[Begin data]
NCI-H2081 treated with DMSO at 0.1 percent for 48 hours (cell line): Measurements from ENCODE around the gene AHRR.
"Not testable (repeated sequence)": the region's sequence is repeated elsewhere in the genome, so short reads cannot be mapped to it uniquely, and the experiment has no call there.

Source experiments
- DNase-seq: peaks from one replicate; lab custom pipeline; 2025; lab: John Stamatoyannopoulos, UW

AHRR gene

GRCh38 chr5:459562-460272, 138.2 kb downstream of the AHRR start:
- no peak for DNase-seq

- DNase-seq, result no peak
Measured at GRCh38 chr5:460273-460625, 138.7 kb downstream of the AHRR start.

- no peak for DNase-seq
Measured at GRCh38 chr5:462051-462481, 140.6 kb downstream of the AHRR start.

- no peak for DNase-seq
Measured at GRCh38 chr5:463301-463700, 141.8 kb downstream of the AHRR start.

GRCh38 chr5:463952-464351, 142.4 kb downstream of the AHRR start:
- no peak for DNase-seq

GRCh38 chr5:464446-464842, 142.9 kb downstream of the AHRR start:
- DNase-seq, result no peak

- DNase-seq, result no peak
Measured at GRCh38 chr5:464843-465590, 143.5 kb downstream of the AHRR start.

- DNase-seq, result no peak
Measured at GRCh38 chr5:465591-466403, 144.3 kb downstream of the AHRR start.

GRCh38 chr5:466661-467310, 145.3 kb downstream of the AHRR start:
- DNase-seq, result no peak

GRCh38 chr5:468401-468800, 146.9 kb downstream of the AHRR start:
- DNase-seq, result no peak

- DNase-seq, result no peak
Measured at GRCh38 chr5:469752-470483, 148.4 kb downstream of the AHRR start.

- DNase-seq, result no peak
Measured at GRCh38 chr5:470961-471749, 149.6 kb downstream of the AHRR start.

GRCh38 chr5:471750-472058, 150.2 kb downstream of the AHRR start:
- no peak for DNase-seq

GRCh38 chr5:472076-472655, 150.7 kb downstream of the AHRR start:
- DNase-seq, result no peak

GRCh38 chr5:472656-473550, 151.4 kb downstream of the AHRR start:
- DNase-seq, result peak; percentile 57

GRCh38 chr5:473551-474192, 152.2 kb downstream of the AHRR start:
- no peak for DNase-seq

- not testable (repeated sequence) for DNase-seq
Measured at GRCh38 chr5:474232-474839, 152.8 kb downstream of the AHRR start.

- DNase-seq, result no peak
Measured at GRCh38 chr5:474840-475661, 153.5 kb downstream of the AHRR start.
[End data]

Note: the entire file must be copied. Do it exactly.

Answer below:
NCI-H2081 treated with DMSO at 0.1 percent for 48 hours (cell line): Measurements from ENCODE around the gene AHRR.
"Not testable (repeated sequence)": the region's sequence is repeated elsewhere in the genome, so short reads cannot be mapped to it uniquely, and the experiment has no call there.

Source experiments
- DNase-seq: peaks from one replicate; lab custom pipeline; 2025; lab: John Stamatoyannopoulos, UW

AHRR gene

GRCh38 chr5:459562-460272, 138.2 kb downstream of the AHRR start:
- no peak for DNase-seq

- DNase-seq, result no peak
Measured at GRCh38 chr5:460273-460625, 138.7 kb downstream of the AHRR start.

- no peak for DNase-seq
Measured at GRCh38 chr5:462051-462481, 140.6 kb downstream of the AHRR start.

- no peak for DNase-seq
Measured at GRCh38 chr5:463301-463700, 141.8 kb downstream of the AHRR start.

GRCh38 chr5:463952-464351, 142.4 kb downstream of the AHRR start:
- no peak for DNase-seq

GRCh38 chr5:464446-464842, 142.9 kb downstream of the AHRR start:
- DNase-seq, result no peak

- DNase-seq, result no peak
Measured at GRCh38 chr5:464843-465590, 143.5 kb downstream of the AHRR start.

- DNase-seq, result no peak
Measured at GRCh38 chr5:465591-466403, 144.3 kb downstream of the AHRR start.

GRCh38 chr5:466661-467310, 145.3 kb downstream of the AHRR start:
- DNase-seq, result no peak

GRCh38 chr5:468401-468800, 146.9 kb downstream of the AHRR start:
- DNase-seq, result no peak

- DNase-seq, result no peak
Measured at GRCh38 chr5:469752-470483, 148.4 kb downstream of the AHRR start.

- DNase-seq, result no peak
Measured at GRCh38 chr5:470961-471749, 149.6 kb downstream of the AHRR start.

GRCh38 chr5:471750-472058, 150.2 kb downstream of the AHRR start:
- no peak for DNase-seq

GRCh38 chr5:472076-472655, 150.7 kb downstream of the AHRR start:
- DNase-seq, result no peak

GRCh38 chr5:472656-473550, 151.4 kb downstream of the AHRR start:
- DNase-seq, result peak; percentile 57

GRCh38 chr5:473551-474192, 152.2 kb downstream of the AHRR start:
- no peak for DNase-seq

- not testable (repeated sequence) for DNase-seq
Measured at GRCh38 chr5:474232-474839, 152.8 kb downstream of the AHRR start.

- DNase-seq, result no peak
Measured at GRCh38 chr5:474840-475661, 153.5 kb downstream of the AHRR start.